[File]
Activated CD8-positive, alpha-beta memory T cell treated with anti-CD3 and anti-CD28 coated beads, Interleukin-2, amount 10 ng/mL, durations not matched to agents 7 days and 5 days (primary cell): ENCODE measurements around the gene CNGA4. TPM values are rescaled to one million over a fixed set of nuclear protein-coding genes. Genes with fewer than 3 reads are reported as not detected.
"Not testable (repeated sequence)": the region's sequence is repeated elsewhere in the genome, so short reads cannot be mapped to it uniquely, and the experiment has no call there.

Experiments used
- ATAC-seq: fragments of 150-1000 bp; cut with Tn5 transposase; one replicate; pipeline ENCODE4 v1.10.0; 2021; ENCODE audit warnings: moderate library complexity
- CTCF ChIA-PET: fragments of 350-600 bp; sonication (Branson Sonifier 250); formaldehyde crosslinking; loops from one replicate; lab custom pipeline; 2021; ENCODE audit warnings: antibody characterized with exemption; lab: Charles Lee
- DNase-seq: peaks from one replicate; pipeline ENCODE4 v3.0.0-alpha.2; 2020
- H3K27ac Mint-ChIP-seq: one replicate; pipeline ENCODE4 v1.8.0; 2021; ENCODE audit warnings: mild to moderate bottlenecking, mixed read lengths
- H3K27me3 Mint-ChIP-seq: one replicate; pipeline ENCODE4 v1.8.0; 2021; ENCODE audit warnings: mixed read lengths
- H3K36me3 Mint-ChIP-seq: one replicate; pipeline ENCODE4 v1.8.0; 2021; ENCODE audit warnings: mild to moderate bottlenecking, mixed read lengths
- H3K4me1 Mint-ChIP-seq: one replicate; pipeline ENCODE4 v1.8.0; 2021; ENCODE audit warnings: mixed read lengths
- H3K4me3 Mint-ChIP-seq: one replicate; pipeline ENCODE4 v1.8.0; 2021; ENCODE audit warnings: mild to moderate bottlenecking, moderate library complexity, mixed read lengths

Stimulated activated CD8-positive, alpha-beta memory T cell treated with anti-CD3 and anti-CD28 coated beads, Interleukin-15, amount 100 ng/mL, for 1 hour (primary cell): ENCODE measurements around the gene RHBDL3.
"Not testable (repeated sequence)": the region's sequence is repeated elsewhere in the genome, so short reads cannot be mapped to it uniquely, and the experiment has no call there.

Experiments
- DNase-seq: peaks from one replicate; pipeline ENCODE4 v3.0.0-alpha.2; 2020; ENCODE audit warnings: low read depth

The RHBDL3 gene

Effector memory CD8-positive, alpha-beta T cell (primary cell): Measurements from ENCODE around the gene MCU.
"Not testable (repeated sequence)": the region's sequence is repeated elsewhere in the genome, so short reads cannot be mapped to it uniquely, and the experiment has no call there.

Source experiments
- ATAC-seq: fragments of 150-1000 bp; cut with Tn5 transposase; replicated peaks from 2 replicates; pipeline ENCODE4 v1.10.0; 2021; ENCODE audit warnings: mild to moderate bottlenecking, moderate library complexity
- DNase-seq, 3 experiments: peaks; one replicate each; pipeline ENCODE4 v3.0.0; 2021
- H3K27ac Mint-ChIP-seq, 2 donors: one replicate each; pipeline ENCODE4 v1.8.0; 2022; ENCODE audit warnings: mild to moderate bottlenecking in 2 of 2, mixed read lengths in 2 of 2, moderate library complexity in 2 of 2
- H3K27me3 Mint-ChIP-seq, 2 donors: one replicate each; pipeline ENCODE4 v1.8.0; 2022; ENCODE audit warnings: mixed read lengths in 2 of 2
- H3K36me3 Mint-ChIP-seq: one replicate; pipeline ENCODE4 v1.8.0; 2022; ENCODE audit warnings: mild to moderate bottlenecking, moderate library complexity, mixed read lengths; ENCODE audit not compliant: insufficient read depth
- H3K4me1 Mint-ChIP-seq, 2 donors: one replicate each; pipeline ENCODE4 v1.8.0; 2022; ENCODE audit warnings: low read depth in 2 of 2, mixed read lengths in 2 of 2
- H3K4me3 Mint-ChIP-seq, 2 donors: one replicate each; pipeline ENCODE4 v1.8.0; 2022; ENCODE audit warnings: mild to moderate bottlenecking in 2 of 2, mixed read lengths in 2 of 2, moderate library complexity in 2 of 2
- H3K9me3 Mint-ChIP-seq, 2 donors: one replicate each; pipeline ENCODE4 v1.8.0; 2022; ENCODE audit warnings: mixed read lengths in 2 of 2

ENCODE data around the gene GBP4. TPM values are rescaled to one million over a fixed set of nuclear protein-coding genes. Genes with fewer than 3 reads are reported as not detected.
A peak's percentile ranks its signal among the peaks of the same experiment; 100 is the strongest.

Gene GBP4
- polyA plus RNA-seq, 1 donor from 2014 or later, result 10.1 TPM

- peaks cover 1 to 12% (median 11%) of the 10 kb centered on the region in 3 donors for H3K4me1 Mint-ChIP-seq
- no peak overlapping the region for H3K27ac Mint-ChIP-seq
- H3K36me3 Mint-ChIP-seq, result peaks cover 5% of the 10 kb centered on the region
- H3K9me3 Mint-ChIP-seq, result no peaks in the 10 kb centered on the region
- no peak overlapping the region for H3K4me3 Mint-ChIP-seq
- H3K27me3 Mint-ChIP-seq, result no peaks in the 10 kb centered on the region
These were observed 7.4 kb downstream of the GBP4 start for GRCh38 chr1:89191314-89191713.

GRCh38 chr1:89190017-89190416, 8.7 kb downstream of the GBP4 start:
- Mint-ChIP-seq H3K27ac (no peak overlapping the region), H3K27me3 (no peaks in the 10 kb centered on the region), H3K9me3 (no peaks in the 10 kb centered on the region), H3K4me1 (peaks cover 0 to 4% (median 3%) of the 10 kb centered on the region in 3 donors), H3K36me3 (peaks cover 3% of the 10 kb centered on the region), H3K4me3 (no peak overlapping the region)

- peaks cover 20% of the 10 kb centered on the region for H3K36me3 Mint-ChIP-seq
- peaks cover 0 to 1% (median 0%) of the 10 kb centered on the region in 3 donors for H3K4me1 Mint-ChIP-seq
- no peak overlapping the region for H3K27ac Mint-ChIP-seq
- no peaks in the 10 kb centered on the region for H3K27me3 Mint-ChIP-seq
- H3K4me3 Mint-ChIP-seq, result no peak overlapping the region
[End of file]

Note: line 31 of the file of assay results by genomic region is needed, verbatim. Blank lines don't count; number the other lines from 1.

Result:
- polyA plus RNA-seq, 1 donor from 2014 or later, result 10.1 TPM